If you like it, than be careful, cause you can drink one glass after the other as the syroup makes the beer tasting lighter than it is. ;-)
I learned two Polish habits which I'm not proud of. One was jaywalking and another being late. At first I didn't like that I had to wait. But when I spend more time in Wroclaw I noticed that I'm always late as well :) I think that main reason why people were late was traffic jams but on the other hand Polish people are relaxed and they don't mind waiting others. Anyway it's always well-mannered to send message that you are not going to be on time even if it's common custom.
I tasted this in the heart of Wroclaw and I got the impression this is a very local thing to eat. You can by cheap, excellent beer with almost every flavour and from street stands you can buy a huge slice of bread covered with grease and herbs or garlic. It's a very unique taste when put together! I had some rasberry beer which was pretty and pink and tasted really nice. Can't remember the price (it was a few years ago) but it was anything but expensive. Just try it!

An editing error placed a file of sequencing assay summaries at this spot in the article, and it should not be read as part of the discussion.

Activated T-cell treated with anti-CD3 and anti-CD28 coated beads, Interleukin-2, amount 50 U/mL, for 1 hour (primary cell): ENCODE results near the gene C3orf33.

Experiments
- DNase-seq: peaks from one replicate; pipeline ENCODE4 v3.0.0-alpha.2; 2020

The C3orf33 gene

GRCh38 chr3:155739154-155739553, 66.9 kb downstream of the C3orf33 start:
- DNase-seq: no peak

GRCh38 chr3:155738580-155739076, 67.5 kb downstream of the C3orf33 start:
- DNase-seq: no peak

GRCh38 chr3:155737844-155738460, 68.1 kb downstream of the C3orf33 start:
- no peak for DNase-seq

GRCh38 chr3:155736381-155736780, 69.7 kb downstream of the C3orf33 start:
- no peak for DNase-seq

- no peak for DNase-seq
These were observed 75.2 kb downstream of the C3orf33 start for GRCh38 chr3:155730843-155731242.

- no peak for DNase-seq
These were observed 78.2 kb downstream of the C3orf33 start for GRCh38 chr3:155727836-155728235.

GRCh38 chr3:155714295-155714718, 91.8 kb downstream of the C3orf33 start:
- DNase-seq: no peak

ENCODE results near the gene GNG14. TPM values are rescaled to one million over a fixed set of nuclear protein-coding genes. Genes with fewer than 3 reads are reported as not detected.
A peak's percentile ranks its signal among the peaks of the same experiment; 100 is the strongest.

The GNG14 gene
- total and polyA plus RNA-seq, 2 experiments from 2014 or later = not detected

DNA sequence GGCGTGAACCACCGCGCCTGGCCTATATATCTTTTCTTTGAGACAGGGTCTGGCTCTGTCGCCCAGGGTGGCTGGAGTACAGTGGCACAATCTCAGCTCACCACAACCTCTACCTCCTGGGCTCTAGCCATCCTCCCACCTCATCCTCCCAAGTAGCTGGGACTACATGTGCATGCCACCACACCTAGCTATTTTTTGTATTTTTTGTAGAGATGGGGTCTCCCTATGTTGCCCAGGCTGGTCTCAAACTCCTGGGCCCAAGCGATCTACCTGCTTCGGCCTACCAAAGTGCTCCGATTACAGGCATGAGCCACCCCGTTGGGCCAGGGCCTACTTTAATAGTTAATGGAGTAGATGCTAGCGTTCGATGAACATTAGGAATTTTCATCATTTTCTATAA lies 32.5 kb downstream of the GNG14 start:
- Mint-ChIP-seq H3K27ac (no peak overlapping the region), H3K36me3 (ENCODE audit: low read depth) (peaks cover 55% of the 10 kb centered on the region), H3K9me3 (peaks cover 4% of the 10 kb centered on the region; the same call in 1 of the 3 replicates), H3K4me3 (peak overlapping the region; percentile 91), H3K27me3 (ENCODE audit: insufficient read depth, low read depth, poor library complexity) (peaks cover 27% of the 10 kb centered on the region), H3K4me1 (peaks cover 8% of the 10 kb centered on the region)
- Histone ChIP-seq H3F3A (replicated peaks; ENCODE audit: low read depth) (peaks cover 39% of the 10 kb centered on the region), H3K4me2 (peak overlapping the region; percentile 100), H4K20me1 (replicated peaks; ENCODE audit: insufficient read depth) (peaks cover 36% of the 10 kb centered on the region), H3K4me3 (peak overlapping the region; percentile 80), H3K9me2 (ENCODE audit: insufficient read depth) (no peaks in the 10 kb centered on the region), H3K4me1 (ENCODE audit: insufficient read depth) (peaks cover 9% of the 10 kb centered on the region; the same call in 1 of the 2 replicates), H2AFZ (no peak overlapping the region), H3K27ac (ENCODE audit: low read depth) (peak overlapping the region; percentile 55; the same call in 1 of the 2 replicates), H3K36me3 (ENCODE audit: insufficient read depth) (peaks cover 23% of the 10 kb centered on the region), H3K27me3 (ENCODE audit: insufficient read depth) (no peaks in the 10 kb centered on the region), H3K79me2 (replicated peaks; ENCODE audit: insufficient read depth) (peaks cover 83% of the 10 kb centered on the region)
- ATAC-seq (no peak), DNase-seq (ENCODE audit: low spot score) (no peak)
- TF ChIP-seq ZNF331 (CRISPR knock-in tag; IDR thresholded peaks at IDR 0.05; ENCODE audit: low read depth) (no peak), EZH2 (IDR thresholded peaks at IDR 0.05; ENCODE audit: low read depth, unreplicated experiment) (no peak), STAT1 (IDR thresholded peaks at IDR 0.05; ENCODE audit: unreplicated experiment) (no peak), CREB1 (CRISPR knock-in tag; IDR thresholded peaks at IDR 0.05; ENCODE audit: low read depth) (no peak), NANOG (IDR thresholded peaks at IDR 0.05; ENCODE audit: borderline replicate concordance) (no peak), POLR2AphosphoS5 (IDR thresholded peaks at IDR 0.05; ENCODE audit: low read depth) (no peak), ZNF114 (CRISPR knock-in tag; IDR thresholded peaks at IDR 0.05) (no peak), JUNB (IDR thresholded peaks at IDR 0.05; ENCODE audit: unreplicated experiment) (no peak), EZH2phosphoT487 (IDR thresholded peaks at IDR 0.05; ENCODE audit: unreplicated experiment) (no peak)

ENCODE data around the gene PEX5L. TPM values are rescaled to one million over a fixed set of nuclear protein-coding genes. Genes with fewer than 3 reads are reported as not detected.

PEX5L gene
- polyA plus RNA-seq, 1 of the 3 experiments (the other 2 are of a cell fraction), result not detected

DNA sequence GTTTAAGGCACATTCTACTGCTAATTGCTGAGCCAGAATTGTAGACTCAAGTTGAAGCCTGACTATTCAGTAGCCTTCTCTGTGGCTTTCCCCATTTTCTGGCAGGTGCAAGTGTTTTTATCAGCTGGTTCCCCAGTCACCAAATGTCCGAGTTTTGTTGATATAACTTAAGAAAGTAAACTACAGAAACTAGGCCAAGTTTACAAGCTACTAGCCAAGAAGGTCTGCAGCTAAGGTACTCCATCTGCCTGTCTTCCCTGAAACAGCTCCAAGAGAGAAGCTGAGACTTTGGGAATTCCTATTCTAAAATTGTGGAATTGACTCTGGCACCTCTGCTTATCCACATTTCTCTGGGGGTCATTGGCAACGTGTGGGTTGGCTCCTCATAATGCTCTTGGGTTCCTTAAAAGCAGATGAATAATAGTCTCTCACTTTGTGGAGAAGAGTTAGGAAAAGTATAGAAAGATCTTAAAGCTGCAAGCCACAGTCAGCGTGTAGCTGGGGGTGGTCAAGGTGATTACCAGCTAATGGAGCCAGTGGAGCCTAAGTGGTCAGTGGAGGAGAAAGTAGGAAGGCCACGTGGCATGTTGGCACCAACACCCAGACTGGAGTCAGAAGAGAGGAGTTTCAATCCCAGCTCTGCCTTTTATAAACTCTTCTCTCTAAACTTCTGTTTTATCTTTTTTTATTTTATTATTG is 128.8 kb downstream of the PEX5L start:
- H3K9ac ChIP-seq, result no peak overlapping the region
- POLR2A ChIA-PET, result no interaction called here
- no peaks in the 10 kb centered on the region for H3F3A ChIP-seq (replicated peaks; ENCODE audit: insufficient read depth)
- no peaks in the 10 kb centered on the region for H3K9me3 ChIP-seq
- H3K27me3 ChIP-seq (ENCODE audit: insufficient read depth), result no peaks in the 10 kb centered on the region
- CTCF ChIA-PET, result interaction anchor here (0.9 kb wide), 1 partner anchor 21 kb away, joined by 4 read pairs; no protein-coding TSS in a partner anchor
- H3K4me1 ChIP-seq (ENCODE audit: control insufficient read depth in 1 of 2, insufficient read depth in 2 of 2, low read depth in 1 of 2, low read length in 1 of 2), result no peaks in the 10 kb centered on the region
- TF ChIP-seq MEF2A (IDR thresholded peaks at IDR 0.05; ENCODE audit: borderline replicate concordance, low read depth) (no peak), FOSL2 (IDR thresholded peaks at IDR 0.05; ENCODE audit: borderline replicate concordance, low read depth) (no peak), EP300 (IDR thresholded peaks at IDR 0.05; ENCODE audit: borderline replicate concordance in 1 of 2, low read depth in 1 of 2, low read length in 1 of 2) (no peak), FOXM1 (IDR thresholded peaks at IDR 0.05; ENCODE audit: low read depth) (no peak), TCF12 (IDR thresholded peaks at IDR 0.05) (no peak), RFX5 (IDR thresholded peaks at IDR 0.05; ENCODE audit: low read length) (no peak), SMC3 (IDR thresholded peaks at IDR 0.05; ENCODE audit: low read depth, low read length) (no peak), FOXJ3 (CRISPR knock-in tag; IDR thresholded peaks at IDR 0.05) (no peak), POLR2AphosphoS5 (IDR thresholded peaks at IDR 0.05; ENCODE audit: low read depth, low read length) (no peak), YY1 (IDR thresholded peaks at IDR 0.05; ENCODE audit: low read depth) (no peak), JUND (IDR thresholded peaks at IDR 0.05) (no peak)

From 1919 until 1945 Wroclaw was the capital of the Prussian province Lower Silesia, which was part of the Weimarer Republic. At that time Wroclaw was known under its German name "Breslau".
Nowadays you will see busloads of German nostalgia tourists who come to seek their family roots in Wroclaw.
Even I have family roots in the region as my grandmother was born not too far from Breslau. I even visited a church where one of her relatives was baptised.
Poland is famous for a vodka-drinking tradition. Nevertheless, there are some popular Polish beers. One famous brewery is Zywiec which was founded in 1852 and nowadays owned by Heineken.
Another well known beer brand is Okocim; an old-established brewery (founded 1845), which is now owned by Carlsberg. Both Zywiec and Okocim lager contain more than 5 % alcohol.